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Nexstar Broadcasting Revenue Climbs 43% in Third Quarter - Broadcasting & Cable

Nexstar Broadcasting Revenue Climbs 43% in Third Quarter

Updated: With 96.5% boost in retrans, Nexstar posts record revenue of $225 million
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Related: Perry Sook Says Nexstar ‘Should Prevail’ in Acquiring Media General

Nexstar Broadcasting posted a 42.6% increase in net revenue from Q3 2014 to a record $224.9 million for Q3 2015.

The company more than made up for the 86% decrease in political revenue to $2.6 million, attributed to 2015 not being a national election year.

Retransmission fee revenue jumped 96.5% to $80 million, while local and national ad revenue were up 33.7% and 48.2%, respectively, to $88 million and $37.9 million. Core revenue climbed 37.8% to $125.9 million. Digital media revenue also saw a 55.6% boost to $20.1 million.

“Nexstar’s consistent industry out-performance is the direct result of our disciplined operating and cost management practices, revenue diversification initiatives and the success we are achieving in identifying, financing and integrating accretive acquisitions,” said Perry Sook, Nexstar chairman, president and CEO. “With our long-term strategic focus on completing accretive transactions that expand our scale and free cash flow, Nexstar remained active and successful during the third quarter in building the platform for continued growth and the return of political advertising revenue in 2016.”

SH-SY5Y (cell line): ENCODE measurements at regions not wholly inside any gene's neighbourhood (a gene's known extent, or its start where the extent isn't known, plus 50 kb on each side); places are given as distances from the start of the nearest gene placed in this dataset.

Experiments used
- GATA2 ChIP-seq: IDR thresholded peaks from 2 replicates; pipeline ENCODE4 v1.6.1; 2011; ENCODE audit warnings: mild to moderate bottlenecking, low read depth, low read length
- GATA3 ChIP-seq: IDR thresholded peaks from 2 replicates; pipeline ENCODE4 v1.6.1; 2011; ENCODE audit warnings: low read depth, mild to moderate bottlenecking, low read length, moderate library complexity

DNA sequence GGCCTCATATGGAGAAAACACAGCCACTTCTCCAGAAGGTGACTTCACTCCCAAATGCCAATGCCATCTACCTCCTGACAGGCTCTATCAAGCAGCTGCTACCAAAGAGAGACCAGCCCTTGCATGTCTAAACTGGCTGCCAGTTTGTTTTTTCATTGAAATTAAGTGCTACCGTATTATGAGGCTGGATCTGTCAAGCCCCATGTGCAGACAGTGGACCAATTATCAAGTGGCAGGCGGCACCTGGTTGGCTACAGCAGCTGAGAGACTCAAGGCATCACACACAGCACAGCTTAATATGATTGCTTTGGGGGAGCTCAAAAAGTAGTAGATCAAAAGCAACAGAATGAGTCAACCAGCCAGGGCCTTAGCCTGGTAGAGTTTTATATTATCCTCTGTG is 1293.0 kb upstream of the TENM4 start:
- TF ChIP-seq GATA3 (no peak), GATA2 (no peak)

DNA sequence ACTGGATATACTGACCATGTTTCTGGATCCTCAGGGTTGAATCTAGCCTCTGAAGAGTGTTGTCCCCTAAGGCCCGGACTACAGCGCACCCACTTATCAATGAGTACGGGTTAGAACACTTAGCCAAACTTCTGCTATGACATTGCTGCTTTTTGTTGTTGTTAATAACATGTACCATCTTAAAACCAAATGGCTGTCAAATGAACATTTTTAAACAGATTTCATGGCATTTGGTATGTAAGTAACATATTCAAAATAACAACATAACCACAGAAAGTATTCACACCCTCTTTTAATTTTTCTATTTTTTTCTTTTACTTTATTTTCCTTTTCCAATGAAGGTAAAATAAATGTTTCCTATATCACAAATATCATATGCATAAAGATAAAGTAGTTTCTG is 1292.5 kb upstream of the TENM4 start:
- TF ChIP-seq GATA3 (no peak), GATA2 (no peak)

Sook added that he was “pleasantly surprised” that the company’s political revenue for Q4 is “ahead of our budget and ahead of our expectations,” citing the Louisiana gubernatorial runoff election, upcoming presidential caucuses in Iowa and state elections in Pennsylvania. “I don’t think it is too much of a leap to roll that forward into 2016,” he said.

Tom Carter, executive VP and chief financial officer, noted that the company is in the midst of its budgeting process for 2016 but expects a positive uptick political ad revenue. “Nothing in the existing environment or results we’ve seen to date to cause us to be anything except more than optimistic about that,” he said.

Carter also touched on the broadcast incentive spectrum auction, saying that the conversation has begun to move “from the abstract to the concrete” now that the initial prices have come out.

“We are spending an increasingly greater amount of time on the spectrum auction looking at various options, looking at the economics of that,” he said. “I don’t think it has necessarily meaningfully changed our view on that other than the fact that we’re having to spend more time on it because it is becoming more and more real.”

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